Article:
We use a vendor to clear our transactions. They require a signed form noting the specifics about which a dispute is concerned. Yet, Reg E appears to say, the customer does not have to sign anything, yet we are to investigate. If the vendor will not accept oral requests, then we are potentially out the money unless we can find a legitimate reason to decline the dispute. Yet, they say they are Reg E compliant. How can this be?
How do you determine the difference between a "check card dispute" and "check card fraud?" If a customer claims he did not make the transaction, but the merchandise was shipped to his address, can we deny the claim? If a merchant verifies the security questions through Visa, and the transaction is approved, is the bank obligated to reimburse the customer?
If a customer says that there are transactions that she didn't authorize on her account, we usually ask questions to determine whether the customer participated in the transaction. When the person tells us that her daughter and granddaughter has access to her card and PIN number, do we still have to follow Reg E rules or can we tell her that she doesn't have any chargeback rights? Naturally, neither the daughter or the granddaughter did the transactions according to "grandma".
The bank had multiple customers who were victims of the massive debit card breach in late January. Customers notified bank of these unauthorized POS debit card transactions in early to mid February and provisional credit was given at that time. Our bank does not investigate these disputes, instead we send them to our processor who investigates these claims for us. Our processor is overloaded with such claims from many banks, so we still haven't heard back from them on most of the claims we sent to them for investigation. The ninety day investigation period has now been exceeded, but we still have not been notified of the outcome of the investigation. What do we need to do at this point, continue to wait or issue notices to these customers telling them the provisional credit is final (and take the loss on any dispute that once investigated isn't a valid claim)?
We have a customer who placed an order for a product, the company contacted them to say it no longer had the product, but could make a substitution for a different product at a higher price. The customer agreed and was charged for substitution. No merchandise has been received and the company has refused to refund them. Do we, as the bank, have to just give him his money back? We cannot go through Mastercard now because this is past the 120 days for charge back rights.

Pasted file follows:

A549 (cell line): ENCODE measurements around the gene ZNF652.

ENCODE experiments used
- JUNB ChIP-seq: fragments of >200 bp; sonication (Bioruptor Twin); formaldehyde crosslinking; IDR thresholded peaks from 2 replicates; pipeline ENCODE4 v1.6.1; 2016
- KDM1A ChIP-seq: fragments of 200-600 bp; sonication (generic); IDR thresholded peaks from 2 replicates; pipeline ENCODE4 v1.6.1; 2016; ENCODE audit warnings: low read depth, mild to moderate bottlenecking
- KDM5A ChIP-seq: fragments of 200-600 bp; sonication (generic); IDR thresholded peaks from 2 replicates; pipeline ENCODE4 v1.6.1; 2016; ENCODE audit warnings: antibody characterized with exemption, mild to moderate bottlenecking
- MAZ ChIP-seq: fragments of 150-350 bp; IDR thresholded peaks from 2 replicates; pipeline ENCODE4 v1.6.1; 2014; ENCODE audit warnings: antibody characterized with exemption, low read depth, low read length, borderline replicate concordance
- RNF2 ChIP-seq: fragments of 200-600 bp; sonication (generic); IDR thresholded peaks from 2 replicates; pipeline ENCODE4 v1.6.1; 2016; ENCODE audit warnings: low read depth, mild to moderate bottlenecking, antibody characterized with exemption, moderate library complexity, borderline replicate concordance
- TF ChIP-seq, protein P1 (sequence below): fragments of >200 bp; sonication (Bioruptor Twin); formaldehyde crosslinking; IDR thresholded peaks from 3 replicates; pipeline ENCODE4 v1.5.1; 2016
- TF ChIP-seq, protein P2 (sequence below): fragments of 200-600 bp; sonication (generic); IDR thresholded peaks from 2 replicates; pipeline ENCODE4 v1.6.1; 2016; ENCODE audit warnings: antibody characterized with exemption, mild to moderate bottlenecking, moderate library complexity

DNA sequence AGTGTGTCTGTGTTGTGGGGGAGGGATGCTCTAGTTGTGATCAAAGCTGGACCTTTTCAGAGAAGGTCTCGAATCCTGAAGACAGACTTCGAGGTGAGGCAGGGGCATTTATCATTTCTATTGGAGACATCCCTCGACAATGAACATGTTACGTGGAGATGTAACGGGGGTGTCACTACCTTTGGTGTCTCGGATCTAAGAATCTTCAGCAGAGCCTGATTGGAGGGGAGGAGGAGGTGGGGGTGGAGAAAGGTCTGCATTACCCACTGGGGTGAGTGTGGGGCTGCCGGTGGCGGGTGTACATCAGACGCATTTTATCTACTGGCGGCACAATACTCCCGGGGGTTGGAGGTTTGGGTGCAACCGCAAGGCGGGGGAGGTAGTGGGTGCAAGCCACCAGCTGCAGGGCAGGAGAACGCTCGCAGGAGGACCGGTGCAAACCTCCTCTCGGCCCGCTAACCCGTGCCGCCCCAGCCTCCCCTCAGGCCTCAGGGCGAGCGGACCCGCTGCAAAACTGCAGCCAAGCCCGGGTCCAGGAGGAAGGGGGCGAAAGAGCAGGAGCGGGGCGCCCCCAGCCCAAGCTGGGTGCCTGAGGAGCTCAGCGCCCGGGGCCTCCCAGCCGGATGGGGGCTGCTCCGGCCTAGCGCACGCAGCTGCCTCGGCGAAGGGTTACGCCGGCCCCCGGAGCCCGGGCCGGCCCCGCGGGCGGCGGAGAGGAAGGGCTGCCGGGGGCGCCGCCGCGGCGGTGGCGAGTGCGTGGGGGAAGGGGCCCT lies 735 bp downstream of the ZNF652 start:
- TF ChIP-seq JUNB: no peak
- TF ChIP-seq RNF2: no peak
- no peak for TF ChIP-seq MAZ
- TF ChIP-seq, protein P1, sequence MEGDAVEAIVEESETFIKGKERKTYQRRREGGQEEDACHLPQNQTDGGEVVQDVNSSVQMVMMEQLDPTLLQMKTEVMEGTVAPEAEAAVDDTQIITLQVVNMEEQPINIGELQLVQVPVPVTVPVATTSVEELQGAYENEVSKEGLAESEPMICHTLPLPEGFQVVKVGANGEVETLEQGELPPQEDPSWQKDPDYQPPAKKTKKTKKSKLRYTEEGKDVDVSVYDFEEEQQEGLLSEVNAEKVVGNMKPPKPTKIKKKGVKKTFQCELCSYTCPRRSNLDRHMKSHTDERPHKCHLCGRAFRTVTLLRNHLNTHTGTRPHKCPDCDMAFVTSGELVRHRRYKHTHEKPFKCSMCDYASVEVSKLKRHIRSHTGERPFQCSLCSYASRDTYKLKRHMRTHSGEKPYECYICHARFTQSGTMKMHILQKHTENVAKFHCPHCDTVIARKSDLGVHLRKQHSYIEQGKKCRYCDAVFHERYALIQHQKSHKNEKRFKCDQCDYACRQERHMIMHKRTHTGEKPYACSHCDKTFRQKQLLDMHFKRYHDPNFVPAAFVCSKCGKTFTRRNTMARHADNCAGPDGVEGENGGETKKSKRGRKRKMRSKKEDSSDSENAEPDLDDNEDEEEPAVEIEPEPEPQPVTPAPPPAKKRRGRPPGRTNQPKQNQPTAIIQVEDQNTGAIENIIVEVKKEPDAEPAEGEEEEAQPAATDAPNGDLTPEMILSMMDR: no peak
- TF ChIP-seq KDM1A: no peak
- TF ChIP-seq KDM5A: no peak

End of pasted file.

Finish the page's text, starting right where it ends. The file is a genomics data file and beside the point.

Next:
Does the 10-business day timeframe for Reg E claims begin the day we receive the claim or at midnight of the day we receive the claim?
I am learning to do the ATM/Debit card disputes and am confused about what is a Reg E error and what is a charge back. Can you explain the difference-in plain English, please?
Reg E covers fraudulent transactions or unauthorized transactions not conducted by the customer/consumer, but does it provide protection for non-fraud cases? We receive a large amount of disputes where customers have purchased trials or samples from a merchant and are billed a few weeks later for additional products shipped to the consumer. We are under the understanding this is not covered by Reg E as far as provisional credit is concerned, but as long as the customer returns the unwanted products VISA grants a certain amount of protection as long as the customer did what was necessary.
Reg E Commentary 205.11(a)-4 requires banks to comply with error resolution procedures for claims on closed accounts. However, Reg E does not provide guidance on how to provide provisional credit in such cases and 205.11(c)(2)(i) indicates crediting customer's account. Our thoughts are to credit another account owned solely by the customer and if no such account exists, to ask the customer for direction on providing provisional credit. If a customer requests a check in the amount of the credit, is a bank required to deliver a check since this provisional credit cannot be reversed as provided by 205.11(d)(2) if the claim is denied?
A customer is claiming unauthorized debits to her account. She said she just realized this, but she claims the first occurance was in May. The $200 ACH debits occured every two weeks for several months. The debits were payments on a bill she owes. She said she authorized $50 a month. I realized I only have to reimburse for the debits occuring 60 days after the statement cycle in which the error occured. So far, I am not having much luck with the third party on getting proof our customer authorized the $200. It is too late to return the ACH's for unathorized. Our customer has benifited from these ACH debits in that her outstanding debt to this company has been reduced. Can we deny that claim based on the fact the she has benefited?